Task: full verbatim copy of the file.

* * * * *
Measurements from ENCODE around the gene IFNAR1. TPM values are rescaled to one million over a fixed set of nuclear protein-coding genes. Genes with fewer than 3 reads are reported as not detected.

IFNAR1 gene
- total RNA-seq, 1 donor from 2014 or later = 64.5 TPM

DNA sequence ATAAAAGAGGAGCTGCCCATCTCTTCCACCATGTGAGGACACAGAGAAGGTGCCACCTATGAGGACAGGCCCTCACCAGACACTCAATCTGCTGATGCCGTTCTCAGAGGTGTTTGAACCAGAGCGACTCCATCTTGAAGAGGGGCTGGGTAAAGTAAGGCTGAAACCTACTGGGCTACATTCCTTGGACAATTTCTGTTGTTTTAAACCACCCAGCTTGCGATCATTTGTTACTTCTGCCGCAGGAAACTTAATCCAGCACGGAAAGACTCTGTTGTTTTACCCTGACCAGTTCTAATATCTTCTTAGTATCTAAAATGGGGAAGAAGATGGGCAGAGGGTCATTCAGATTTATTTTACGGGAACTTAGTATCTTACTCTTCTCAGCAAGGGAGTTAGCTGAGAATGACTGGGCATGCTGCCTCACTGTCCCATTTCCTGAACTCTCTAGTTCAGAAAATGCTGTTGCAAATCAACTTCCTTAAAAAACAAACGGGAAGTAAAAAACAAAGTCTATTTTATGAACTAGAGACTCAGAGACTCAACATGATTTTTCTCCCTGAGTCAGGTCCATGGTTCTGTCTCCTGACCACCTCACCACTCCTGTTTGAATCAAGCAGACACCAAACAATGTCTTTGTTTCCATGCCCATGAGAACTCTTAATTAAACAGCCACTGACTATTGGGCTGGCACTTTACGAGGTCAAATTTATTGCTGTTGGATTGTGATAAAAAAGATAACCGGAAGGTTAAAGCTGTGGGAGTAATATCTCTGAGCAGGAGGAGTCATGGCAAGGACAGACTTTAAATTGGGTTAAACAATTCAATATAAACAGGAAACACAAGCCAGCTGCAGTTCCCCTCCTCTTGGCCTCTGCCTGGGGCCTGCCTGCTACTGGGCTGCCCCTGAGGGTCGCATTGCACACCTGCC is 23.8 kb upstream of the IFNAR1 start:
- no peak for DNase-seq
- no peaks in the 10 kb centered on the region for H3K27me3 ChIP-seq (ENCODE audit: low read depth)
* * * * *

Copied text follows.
Measurements from ENCODE around the gene IFNAR1. TPM values are rescaled to one million over a fixed set of nuclear protein-coding genes. Genes with fewer than 3 reads are reported as not detected.

IFNAR1 gene
- total RNA-seq, 1 donor from 2014 or later = 64.5 TPM

DNA sequence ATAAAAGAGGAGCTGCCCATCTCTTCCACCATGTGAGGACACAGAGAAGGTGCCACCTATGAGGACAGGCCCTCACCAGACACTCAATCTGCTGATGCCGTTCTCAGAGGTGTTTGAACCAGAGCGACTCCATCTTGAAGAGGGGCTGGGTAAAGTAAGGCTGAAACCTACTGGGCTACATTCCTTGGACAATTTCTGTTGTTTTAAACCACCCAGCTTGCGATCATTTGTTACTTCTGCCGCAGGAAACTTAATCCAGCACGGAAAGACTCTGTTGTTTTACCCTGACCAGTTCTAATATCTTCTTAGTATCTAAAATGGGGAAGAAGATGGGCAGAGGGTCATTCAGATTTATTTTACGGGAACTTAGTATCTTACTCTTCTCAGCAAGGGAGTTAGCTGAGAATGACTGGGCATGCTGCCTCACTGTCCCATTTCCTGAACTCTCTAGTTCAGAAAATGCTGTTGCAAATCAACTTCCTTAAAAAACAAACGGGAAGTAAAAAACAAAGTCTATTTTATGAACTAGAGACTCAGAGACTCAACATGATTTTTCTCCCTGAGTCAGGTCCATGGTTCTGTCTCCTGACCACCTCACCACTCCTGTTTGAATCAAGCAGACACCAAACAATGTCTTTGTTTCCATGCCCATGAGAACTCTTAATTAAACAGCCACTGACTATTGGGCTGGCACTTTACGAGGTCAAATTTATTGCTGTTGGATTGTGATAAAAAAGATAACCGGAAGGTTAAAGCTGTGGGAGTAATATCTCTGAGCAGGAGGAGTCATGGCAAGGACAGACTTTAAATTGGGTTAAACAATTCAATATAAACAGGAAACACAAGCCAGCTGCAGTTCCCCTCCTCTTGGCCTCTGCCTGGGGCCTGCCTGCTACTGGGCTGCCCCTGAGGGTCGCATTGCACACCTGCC is 23.8 kb upstream of the IFNAR1 start:
- no peak for DNase-seq
- no peaks in the 10 kb centered on the region for H3K27me3 ChIP-seq (ENCODE audit: low read depth)